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Physical Therapy Can Help With Pelvic Issues

YogaYoga can help women strengthen muscles to minimize pain.

Do you hold in your sneeze or hold back a laugh for fear you’ll “wet your pants”? Do you have discomfort during sexual intercourse? Do you experience pelvic pain when going to the bathroom or exercising? If you answered yes to any of these questions, you are not alone.

“So many women experience these problems, but they’re embarrassed to talk about them,” says family medicine doctor Jennifer Lyons, DO, with Lehigh Valley Health Network.

Yet there is help. Physical therapists who are specially educated in women’s health can evaluate and treat women with pelvic issues, including:

  • Urinary incontinence – It affects 50 percent of adult women. Many symptoms are caused by pelvic floor muscle weakness and dysfunction. Learn more about this condition.
  • Pelvic pain – This may include pain in your lower abdomen, pelvis, lower back, tailbone or hips. Some women may feel pain while going to the bathroom or during sexual intercourse.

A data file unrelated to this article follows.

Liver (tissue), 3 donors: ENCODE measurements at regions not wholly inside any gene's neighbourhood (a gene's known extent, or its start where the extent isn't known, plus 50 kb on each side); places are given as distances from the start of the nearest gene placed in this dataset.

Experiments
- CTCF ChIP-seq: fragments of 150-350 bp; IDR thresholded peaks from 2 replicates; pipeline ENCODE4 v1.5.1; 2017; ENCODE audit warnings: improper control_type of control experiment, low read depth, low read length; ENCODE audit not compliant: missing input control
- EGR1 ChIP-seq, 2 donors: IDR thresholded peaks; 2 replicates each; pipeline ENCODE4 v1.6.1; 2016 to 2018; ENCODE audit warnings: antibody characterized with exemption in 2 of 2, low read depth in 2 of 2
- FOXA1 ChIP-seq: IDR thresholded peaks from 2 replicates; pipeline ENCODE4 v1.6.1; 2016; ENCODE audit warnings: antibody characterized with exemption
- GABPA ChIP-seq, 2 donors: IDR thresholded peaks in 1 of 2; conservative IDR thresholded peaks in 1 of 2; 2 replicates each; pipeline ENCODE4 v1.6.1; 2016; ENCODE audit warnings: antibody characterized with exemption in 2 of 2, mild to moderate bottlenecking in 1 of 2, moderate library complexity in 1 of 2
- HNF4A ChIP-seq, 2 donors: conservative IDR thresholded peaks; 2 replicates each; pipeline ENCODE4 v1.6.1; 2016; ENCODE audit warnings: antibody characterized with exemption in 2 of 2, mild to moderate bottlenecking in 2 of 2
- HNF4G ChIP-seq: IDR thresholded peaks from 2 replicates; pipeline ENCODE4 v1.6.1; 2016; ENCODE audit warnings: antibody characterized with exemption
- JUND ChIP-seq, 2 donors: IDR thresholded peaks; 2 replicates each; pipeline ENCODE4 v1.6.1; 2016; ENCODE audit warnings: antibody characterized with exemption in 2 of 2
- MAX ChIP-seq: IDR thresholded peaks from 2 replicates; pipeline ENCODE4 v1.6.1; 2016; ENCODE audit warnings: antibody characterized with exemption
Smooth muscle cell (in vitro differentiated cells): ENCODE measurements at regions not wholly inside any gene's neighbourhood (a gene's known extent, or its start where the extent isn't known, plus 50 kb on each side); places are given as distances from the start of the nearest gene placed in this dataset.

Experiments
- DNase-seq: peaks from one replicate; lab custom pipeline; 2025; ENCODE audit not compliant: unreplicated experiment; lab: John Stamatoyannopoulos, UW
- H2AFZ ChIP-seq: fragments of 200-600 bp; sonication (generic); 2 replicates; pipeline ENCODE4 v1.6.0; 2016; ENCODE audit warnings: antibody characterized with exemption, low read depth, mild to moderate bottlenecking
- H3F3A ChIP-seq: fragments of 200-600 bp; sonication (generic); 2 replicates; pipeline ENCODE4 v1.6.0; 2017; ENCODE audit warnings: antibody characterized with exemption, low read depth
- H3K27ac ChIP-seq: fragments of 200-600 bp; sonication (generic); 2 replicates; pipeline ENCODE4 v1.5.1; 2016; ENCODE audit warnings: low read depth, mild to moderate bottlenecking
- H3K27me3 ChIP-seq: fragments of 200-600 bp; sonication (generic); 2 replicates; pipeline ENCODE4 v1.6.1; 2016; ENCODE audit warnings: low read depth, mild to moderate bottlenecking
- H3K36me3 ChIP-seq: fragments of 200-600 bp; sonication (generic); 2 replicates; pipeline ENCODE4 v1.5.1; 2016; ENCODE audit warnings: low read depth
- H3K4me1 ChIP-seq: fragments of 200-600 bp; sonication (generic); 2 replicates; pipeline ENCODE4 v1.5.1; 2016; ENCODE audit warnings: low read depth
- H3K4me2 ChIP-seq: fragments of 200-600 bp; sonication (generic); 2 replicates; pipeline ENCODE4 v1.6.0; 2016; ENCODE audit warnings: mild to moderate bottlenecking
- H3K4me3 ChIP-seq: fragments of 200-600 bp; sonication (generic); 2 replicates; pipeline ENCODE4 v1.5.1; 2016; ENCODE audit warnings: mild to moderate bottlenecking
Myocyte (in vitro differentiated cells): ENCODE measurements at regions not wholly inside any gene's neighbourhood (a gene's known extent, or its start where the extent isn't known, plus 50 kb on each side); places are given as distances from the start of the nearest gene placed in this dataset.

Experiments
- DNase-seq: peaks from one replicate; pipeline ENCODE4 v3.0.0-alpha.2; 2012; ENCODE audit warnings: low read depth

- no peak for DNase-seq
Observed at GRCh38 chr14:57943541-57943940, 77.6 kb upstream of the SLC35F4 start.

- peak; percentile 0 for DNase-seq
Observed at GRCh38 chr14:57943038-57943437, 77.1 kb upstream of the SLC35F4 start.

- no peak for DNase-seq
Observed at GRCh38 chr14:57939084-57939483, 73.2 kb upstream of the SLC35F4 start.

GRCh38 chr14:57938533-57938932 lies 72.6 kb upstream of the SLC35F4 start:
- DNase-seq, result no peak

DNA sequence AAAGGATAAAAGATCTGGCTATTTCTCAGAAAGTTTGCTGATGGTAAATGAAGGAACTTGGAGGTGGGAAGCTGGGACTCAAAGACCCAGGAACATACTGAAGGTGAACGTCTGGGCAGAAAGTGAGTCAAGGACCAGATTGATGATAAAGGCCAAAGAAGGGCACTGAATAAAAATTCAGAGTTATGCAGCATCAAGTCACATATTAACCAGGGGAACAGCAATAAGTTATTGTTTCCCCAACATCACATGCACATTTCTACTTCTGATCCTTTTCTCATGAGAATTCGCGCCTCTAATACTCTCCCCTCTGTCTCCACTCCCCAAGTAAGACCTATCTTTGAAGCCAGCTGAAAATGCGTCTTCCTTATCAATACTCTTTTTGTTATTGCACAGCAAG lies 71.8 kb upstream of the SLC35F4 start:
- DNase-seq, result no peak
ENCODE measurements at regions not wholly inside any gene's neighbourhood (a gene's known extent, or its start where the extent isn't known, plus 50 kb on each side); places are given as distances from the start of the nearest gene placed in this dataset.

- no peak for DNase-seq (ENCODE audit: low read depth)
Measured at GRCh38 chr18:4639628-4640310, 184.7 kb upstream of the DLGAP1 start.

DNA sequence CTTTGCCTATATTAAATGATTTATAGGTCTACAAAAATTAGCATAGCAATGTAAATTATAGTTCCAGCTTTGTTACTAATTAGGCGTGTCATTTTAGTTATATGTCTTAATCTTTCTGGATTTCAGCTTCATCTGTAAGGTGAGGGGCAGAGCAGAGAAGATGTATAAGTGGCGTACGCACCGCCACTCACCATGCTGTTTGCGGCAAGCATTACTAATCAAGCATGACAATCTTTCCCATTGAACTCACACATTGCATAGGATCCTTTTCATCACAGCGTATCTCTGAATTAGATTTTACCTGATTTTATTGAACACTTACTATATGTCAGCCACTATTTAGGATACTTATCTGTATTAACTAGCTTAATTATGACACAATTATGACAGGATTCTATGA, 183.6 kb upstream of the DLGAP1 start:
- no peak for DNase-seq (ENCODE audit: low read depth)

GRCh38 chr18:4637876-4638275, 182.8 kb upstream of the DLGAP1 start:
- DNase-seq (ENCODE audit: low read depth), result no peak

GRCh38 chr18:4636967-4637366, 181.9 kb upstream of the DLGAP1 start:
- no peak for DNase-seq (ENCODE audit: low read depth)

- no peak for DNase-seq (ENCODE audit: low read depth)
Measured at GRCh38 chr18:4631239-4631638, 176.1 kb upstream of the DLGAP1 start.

• Organ prolapse – When the muscles that hold the pelvic organs become weak or stretched, your organs (the bladder, uterus, small bowel or rectum) can drop from their normal positions. Although pregnancy is the most common cause of prolapse, it also can be caused by carrying extra pounds.
  • Prenatal and postpartum pain and dysfunction – Fluctuating hormone levels during prenatal and postpartum months can cause stress on joints and bones. Also, some muscles tighten up, while others become stretched and weak, creating pain and possible dysfunction.
Jennifer Lyons, MDJennifer Lyons, DO
Family medicine

“The pelvic area includes a network of strong muscular support,” says health network women’s health physical therapist Lauren Garges. “We work to maximize your function and minimize pain through strengthening and relaxing of the muscles.”

The care you get in physical therapy may include muscle strengthening and Kegel exercises, biofeedback, stretching and relaxation exercises. It also may include manual therapy methods such as trigger point releases and soft-tissue massage. The bottom line: “The sooner you seek help, the sooner you end the embarrassment and feel better,” Garges says.

How can I see a PT?

To see a physical therapist, you most often will need a referral from your primary care doctor or ob/gyn. Physical therapy is covered by most insurance plans.

Amy Hines

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This is a non-profit organization. Please consider donating to help heal, comfort and care.

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